Parliamentary analysis

Seeking solutions to the growing migratory pressure, a study for the Civil Liberties, Justice and Home Affairs (LIBE) Committee, on ‘Enhancing the Common European Asylum System and alternatives to Dublin’, was published in June 2015. The study notes that ‘coercive methods for securing fingerprinting raise serious legal, practical, and ethical concerns’, and refers to the findings of a previous 2014 study, which considered it also to be a ‘source of costs, delay and avoidance’.

On 23 September 2015, the LIBE Committee organised an Interparliamentary Committee Meeting feeding into the Parliament’s work on the strategic own-initiative report on ‘The situation in the Mediterranean and the need for a holistic EU approach to migration’ (co-rapporteurs: Roberta Metsola, EPP, Malta, and Kashetu Kyenge, S&D, Italy). The meeting allowed members of the national parliaments of all Member States to hold an in-depth discussion with EU agencies such as EASO, Frontex and Europol on the ‘hotspot’ approach, including on the registration and fingerprinting of migrants.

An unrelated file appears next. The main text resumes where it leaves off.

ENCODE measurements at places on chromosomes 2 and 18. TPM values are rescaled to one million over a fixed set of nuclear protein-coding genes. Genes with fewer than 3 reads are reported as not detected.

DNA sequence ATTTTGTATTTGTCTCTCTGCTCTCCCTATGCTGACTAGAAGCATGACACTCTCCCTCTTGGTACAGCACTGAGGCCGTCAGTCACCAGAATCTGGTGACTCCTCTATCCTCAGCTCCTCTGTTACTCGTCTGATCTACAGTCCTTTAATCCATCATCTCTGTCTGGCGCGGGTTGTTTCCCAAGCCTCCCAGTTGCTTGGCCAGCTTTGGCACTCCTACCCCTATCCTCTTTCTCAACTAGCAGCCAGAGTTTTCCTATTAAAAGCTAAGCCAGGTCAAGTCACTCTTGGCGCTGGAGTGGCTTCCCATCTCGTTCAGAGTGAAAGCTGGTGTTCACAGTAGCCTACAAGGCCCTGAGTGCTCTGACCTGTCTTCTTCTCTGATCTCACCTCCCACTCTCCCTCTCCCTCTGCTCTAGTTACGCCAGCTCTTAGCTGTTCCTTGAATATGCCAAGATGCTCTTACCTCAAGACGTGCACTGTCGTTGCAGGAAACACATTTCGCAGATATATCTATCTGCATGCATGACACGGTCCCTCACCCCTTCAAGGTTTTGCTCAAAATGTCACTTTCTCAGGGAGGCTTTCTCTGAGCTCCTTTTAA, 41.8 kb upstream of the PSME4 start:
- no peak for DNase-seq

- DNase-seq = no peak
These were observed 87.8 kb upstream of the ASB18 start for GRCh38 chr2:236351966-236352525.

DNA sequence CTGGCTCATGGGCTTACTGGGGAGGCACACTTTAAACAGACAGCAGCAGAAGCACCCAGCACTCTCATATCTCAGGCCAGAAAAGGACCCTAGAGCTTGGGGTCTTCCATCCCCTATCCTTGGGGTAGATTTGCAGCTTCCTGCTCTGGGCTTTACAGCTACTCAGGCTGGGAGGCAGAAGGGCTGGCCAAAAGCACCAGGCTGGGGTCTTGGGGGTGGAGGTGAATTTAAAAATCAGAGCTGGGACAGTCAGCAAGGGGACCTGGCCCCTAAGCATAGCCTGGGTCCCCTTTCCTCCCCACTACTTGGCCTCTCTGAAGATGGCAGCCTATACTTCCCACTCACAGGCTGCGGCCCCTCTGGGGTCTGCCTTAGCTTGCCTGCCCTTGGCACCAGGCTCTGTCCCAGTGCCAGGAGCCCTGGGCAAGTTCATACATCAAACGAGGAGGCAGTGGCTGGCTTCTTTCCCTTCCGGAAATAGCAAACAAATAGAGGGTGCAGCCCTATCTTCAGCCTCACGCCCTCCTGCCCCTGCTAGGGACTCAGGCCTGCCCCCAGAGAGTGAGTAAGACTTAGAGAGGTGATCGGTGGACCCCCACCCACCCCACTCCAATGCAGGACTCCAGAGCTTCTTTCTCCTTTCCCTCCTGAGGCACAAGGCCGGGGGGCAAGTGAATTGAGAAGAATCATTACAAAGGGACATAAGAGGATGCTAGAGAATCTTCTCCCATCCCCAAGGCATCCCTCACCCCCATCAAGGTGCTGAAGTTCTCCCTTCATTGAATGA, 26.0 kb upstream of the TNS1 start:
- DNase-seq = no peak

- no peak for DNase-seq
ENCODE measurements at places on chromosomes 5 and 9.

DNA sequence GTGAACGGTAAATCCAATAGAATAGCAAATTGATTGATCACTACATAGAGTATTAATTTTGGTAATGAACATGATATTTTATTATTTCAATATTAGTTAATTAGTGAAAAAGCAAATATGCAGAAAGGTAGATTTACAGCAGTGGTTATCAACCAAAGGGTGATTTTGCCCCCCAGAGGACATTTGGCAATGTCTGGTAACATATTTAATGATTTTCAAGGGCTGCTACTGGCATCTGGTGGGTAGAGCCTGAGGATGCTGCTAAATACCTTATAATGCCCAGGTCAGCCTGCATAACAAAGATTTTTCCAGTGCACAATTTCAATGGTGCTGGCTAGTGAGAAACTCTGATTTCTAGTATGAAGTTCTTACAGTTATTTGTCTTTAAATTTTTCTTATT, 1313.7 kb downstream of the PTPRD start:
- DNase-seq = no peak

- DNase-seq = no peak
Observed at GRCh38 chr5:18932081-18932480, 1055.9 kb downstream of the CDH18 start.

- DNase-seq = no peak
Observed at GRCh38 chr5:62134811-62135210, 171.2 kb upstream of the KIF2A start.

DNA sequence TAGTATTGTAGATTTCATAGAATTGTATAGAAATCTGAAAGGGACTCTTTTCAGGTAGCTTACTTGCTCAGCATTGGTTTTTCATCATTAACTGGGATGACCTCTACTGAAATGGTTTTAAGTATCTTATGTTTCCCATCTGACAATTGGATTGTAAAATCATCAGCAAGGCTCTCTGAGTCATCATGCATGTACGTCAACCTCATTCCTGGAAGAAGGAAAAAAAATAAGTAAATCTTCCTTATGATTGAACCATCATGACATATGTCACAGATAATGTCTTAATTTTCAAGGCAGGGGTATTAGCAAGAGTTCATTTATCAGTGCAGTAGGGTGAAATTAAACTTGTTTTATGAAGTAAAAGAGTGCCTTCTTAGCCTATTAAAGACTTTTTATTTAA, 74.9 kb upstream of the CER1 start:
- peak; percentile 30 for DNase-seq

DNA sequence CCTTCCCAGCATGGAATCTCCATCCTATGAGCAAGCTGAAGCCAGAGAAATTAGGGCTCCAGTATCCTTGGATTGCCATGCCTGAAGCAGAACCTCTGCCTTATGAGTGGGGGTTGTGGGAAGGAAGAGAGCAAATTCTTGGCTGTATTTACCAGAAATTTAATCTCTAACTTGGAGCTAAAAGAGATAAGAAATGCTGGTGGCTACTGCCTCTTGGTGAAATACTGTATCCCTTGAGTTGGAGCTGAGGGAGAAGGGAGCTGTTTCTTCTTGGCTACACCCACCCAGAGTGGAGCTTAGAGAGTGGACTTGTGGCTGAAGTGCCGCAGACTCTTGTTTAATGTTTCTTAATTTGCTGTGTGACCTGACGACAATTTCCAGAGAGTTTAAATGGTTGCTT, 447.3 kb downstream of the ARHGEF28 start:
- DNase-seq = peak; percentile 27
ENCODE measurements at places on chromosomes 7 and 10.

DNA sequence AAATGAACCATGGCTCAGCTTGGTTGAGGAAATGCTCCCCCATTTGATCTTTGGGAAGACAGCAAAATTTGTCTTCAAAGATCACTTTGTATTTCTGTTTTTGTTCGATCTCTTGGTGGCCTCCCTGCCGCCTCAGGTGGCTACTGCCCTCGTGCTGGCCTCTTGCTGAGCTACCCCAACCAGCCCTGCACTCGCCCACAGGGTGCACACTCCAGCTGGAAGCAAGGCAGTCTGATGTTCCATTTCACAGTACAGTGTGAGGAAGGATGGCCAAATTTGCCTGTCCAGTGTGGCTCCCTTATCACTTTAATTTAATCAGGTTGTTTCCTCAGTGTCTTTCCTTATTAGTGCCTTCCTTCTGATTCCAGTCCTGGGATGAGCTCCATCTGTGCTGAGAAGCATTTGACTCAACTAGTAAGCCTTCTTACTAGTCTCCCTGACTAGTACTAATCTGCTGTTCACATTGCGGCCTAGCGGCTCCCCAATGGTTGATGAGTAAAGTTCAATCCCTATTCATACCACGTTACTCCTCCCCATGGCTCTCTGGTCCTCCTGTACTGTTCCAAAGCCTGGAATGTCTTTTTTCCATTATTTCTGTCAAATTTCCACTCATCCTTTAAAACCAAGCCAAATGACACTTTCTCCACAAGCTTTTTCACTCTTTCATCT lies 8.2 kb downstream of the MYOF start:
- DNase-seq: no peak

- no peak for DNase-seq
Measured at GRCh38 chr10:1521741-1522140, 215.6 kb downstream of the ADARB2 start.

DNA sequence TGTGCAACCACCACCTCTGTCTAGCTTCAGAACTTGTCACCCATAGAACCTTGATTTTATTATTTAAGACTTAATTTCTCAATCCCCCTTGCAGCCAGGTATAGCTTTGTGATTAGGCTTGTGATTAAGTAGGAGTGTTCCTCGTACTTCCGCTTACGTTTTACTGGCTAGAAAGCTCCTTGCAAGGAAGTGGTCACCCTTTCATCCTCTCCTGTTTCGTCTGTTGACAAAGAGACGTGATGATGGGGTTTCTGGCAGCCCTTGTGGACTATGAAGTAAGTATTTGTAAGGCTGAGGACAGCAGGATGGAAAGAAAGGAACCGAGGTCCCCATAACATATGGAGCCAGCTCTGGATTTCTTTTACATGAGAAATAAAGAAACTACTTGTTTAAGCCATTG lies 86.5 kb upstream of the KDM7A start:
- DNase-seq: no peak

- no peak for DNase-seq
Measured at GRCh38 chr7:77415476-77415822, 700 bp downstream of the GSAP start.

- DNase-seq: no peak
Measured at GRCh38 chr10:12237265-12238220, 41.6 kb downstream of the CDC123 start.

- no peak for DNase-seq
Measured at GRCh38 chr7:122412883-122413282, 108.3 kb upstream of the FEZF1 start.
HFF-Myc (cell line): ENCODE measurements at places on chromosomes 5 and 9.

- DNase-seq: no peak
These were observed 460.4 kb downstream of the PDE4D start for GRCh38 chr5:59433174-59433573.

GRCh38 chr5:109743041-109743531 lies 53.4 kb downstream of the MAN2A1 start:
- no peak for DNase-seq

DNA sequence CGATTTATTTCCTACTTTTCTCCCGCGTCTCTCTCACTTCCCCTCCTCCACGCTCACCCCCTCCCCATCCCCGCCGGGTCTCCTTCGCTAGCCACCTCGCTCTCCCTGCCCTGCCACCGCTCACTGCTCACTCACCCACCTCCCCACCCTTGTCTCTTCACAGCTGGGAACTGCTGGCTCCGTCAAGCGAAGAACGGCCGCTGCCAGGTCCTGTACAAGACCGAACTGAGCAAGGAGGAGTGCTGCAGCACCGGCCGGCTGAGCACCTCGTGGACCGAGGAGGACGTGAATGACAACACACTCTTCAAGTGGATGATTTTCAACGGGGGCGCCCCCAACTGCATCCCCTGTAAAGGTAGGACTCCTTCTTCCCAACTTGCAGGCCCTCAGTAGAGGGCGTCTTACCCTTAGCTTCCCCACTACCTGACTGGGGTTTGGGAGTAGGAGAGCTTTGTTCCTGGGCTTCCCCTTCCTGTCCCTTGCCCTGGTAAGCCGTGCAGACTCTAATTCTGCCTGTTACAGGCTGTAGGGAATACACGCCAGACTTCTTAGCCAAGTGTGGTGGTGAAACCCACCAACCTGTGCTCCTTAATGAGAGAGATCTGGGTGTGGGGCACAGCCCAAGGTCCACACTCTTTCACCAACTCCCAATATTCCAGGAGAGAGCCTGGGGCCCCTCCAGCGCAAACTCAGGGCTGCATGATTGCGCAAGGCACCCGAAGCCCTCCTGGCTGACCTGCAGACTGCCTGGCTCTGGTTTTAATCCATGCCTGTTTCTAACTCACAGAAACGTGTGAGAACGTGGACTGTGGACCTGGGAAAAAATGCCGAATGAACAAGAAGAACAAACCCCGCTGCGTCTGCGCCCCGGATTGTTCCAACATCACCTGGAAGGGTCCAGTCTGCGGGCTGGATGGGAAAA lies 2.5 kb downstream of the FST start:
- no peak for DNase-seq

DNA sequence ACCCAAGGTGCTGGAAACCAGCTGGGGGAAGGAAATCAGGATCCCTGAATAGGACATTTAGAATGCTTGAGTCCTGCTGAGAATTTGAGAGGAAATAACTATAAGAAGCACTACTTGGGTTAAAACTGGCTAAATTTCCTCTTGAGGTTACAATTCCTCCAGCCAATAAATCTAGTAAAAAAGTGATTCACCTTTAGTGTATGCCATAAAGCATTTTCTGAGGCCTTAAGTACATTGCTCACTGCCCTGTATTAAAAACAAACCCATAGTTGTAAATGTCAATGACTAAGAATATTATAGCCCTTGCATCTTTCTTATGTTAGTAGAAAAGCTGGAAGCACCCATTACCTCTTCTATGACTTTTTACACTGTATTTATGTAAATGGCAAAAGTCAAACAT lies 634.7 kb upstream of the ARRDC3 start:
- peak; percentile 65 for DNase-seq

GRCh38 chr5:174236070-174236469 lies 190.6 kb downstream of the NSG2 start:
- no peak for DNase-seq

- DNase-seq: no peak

Download this publication on ‘Fingerprinting migrants: Eurodac Regulation‘ in PDF.